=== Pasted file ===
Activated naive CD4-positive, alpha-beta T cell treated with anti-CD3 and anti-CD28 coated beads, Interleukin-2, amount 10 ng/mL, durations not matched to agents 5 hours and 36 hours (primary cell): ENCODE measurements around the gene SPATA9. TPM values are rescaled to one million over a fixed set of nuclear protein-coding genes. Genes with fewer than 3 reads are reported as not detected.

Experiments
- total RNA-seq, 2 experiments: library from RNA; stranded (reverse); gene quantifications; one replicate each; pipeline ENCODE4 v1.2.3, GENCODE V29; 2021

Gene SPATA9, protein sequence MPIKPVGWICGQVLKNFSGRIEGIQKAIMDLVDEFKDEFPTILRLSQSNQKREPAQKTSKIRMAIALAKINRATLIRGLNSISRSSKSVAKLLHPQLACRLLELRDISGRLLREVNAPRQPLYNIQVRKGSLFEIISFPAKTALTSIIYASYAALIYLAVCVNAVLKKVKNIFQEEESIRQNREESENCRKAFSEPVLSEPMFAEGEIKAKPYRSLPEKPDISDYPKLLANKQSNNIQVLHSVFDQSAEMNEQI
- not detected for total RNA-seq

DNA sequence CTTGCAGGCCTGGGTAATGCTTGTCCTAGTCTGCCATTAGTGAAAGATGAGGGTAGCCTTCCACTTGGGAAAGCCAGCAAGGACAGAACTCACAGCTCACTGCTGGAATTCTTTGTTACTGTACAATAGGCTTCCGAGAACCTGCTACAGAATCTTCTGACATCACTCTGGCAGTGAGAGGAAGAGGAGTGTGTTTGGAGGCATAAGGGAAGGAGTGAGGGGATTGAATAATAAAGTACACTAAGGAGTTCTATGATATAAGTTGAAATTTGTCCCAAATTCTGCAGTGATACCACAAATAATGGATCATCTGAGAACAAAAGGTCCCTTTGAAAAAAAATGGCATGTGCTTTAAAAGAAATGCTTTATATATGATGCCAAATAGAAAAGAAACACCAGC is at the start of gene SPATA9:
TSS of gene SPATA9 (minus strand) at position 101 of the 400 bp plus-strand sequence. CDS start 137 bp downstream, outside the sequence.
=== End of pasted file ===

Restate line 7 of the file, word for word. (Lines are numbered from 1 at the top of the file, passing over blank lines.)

TSS of gene SPATA9 (minus strand) at position 101 of the 400 bp plus-strand sequence. CDS start 137 bp downstream, outside the sequence.